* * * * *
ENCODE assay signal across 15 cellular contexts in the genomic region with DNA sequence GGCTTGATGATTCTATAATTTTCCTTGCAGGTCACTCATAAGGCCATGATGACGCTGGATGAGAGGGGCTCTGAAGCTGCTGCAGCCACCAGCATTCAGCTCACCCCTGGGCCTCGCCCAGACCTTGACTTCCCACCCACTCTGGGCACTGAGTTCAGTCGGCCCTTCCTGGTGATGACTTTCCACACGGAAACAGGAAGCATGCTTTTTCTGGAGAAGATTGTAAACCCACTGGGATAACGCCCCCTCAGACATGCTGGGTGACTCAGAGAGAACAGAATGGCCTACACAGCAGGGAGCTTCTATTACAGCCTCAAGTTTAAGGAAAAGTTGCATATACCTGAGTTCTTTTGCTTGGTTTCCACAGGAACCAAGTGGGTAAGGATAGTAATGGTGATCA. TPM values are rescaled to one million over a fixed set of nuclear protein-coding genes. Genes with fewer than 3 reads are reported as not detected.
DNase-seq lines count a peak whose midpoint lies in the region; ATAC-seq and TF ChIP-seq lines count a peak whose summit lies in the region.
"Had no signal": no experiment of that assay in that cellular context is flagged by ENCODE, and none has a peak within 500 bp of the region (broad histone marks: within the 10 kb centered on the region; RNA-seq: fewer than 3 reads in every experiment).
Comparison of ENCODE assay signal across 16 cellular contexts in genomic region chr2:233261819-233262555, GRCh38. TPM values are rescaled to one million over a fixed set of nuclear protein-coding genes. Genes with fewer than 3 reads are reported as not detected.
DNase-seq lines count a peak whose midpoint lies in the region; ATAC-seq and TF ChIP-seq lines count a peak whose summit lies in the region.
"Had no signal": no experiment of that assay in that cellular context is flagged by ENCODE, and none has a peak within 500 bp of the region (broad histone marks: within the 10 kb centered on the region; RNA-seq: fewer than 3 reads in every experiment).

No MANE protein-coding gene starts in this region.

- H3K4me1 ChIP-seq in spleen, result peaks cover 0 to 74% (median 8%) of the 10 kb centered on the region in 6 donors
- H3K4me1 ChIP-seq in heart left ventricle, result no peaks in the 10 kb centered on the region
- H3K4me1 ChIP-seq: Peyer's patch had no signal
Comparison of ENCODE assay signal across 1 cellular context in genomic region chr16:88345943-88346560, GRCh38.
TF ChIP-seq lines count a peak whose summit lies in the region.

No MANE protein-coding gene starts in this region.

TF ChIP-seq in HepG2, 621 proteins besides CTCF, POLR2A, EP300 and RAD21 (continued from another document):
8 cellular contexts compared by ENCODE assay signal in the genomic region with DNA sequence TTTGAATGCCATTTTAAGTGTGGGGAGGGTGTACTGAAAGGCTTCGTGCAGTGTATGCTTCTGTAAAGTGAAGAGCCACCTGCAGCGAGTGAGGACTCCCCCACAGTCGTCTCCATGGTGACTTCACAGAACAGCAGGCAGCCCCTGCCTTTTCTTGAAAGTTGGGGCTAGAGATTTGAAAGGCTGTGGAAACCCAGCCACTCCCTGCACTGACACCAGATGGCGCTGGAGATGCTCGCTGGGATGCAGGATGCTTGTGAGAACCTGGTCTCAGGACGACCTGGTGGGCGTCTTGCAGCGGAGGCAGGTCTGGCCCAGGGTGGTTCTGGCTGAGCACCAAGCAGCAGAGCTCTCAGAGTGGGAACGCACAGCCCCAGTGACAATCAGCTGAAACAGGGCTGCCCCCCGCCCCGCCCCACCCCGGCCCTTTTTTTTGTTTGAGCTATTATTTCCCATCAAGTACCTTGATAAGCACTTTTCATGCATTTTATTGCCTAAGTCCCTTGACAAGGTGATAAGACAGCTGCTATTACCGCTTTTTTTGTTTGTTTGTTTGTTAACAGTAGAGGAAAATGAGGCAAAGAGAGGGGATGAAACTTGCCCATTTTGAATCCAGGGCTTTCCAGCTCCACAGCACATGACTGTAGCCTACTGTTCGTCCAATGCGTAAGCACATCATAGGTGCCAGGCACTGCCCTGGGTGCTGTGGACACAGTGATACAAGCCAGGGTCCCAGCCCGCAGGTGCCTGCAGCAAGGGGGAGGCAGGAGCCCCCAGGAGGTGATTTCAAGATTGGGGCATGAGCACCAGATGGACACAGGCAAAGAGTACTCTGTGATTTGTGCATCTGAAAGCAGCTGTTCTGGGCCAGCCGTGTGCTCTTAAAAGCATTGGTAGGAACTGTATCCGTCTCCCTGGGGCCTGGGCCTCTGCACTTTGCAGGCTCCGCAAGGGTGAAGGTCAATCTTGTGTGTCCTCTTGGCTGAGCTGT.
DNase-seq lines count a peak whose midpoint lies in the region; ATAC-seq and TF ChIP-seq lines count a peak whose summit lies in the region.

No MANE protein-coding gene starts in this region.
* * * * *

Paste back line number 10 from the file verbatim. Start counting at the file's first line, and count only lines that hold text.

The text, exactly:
- H3K4me1 ChIP-seq: Peyer's patch had no signal